As the popularity of snorkeling grows, so does our curiosity of where the activity originated.
Who must we pay homage to for our epic underwater experiences? Because if it weren’t for the gear we use to explore the big blue playground, we wouldn't be able to obtain these experiences at all.
So I must know, who were the first pioneers to see clearly below the surface, what drove them to brave the big blue, and how did it progress into the activity it is today? Well after diving into some research I’ve found some answers.
What came first, the snorkel or the mask?
Alright let’s go back 3000 years before Christ. The first case of people using an instrument to aid them with air while underwater were the sponge farmers from the island of Crete. They created the first snorkel by hollowing out reeds to help them collect natural sponges for trade. So the snorkel was first designed as a tool for harvesting, and was seen again circa 500 BC by the Greeks in times of warfare. During the Persian war, Greeks would use their reed snorkels to remain unobserved while obstructing the Persian army’s naval fleet by cutting their enemy ships moorings. Fast forward to 320 AD and you begin seeing the Chinese use of animal horns as snorkels. These horns were a more accommodating design for the participant as there was a curve to the horn which helped the snorkeler keep their head horizontal in the water. We don’t see improvements made to the snorkel until 14th century when Leonardo Da Vinci’s sketches are observed. His designs show flexible snorkels with bends to them. As we make our way up the timeline to the 1930’s, spearfishing becomes a popular sport in France and so did the demand for aluminum curved snorkels. Which led us to the three types of snorkels you can aquire today, the classic snorkel, semi dry and dry snorkels.
Now the Greek’s hollowed out reeds didn’t come equipped with a snorkel keeper and a dive mask like the snorkels at your local dive shop. The first documentation of a dive mask doesn’t come until after many prototypes of the swim goggles. The first to come up with goggles were the Persians. During the 14th century, Persians used layers of polished tortoise shells to construct the first pairs of swim goggles in order to dive for pearls. It is also written by Da Vinci that they were using breathing tubes made of leather with rings so that the water would not close them up. Then in 18th century, Polynesians developed wooden frames with glass set inside them in order to see more clearly. Although these goggles did not prevent water from seeping in, they still provided a clearer visual underwater. We are getting even closer to a more practical swim goggle with the use of motorcycle goggles by Tom Burgesses. In 1912 he swam the English Channel using them, but they were not sealed tight against his face and the water. In 1926 Gertrude Ederle also swam the English Channel but her sister added parafin to motorcycle goggles in order to seal out the water from getting into her eyes. When goggling (same as snorkeling but with goggles versus snorkel mask) became more popular during the 1930’s, swim goggles were not a practical design anymore as water would enter the participants nose while engaging in the sport. This led to the invention of the oval mask. It wasn’t until the Cousetea era that you begin seeing masks with neoprene nosepockets like the divemasks we use for snorkeling today.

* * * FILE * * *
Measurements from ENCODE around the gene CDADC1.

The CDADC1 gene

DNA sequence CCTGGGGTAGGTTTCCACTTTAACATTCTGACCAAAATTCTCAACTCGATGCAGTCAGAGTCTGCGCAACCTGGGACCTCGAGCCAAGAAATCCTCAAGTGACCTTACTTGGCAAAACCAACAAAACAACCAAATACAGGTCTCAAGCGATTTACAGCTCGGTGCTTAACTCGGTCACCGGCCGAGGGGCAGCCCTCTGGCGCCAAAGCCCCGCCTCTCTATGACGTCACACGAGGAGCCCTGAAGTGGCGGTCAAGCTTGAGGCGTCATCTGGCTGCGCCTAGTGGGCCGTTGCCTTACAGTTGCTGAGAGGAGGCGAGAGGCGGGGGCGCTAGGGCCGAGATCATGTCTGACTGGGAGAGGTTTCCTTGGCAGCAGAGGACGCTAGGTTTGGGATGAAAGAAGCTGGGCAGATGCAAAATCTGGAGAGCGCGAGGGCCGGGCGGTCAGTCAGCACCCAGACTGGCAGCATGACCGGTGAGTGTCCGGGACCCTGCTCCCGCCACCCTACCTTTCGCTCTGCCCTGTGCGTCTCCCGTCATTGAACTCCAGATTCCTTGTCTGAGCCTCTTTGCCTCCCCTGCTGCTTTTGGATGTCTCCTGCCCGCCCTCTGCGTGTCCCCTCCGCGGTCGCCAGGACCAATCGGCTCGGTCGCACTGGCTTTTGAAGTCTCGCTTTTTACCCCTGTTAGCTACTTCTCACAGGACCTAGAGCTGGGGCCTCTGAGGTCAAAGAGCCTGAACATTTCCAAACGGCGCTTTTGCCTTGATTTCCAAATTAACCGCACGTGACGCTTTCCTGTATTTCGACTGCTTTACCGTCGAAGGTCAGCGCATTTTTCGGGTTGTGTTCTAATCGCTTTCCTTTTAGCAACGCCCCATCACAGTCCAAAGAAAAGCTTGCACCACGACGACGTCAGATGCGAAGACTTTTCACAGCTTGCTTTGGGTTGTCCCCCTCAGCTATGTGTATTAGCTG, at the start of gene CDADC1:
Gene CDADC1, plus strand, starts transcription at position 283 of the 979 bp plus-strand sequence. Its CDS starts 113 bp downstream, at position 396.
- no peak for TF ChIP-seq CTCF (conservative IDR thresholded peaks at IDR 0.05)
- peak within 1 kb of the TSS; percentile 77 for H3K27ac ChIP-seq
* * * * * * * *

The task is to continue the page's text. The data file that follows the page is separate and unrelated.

Were not FINished
Now that we know where masks and snorkels emerged from, it’s time to see how swim fins came to be apart of the snorkel package. Well when it comes to great inventors in American history what are some popular names you can think of, does Benjamin Franklin come to mind? At age 11 he tied two oval paddles to his hands and began to use them for swimming. Yet his wrists would get tired so he decided to put them on his feet. He wrote about this expeirence in 1773, “When a youth, I made two oval pallets, each about ten inches long, and six broad, with a hole for the thumb, in order to retain it fast in the palm of my hand. They much resembled a painter's pallets. In swimming I pushed the edges of these forward, and I struck the water with their flat surfaces as I drew them back. I remember I swam faster by means of these pallets, but they fatigued my wrists. I also fitted to the soles of my feet a kind of sandals, but I was not satisfied with them, because I observed that the stroke is partly given by the inside of the feet and the ankles, and not entirely with the soles of the feet..” Leonardo Da Vinci also mentions use of paddles for the hands but not the feet. It wasn’t until aquatic military training in France circa 1900 we hear about Louis de Corlieu’s “propulseurs de natation et de sauvetage” (swimming and rescue propulsion device). While trying to gain popularity in marketing of his swim fins, Louis liscense his design to Owen Churchill to begin producing his fins in the states during 1939. The Chruchill fins design are so efficient they still remain unchanged and can be purchased today.
It is interesting to see how the snorkel, dive mask and swim fins all came together. These inventions were developed in times of warfare and the need for hunting and gathering. Recreational snorkeling doesn’t truly show up until the 1960’s. When diving becomes advertised as an activity for almost anyone. Now we see people snorkeling mostly for observing their natural world as a means for eco tourism. The world of snorkeling has come a long way. I know that I snorkel to photograph the beauty of our underwater world and observe all the biodiversity it beholds. The question is, are you ready to make snorkeling apart of your history?
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